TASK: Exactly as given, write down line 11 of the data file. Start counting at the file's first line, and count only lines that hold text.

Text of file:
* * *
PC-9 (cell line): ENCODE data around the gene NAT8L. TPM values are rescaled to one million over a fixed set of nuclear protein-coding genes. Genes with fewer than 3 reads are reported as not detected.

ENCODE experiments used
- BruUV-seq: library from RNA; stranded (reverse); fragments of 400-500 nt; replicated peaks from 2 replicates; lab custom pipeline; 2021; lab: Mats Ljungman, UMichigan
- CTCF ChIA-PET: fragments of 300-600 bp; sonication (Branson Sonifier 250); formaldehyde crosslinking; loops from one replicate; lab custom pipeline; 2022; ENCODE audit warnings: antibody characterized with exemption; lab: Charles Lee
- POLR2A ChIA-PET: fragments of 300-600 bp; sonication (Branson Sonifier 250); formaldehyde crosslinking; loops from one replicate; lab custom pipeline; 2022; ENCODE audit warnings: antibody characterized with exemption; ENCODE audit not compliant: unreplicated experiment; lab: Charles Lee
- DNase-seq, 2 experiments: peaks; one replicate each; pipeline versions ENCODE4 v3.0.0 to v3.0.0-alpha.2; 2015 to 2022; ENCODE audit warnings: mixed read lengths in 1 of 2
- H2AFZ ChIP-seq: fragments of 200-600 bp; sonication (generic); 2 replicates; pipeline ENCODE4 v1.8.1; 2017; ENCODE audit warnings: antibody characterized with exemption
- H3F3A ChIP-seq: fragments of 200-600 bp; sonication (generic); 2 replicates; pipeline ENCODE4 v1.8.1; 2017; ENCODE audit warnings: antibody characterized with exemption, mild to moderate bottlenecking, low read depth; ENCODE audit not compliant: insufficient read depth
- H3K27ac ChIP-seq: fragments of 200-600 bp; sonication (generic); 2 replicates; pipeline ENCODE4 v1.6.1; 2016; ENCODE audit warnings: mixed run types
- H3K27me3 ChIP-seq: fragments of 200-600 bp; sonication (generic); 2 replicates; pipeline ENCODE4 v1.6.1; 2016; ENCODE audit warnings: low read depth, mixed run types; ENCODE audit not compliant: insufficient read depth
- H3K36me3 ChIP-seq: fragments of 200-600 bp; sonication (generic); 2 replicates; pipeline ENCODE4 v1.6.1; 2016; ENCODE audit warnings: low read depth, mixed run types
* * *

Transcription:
- H3K36me3 ChIP-seq: fragments of 200-600 bp; sonication (generic); 2 replicates; pipeline ENCODE4 v1.6.1; 2016; ENCODE audit warnings: low read depth, mixed run types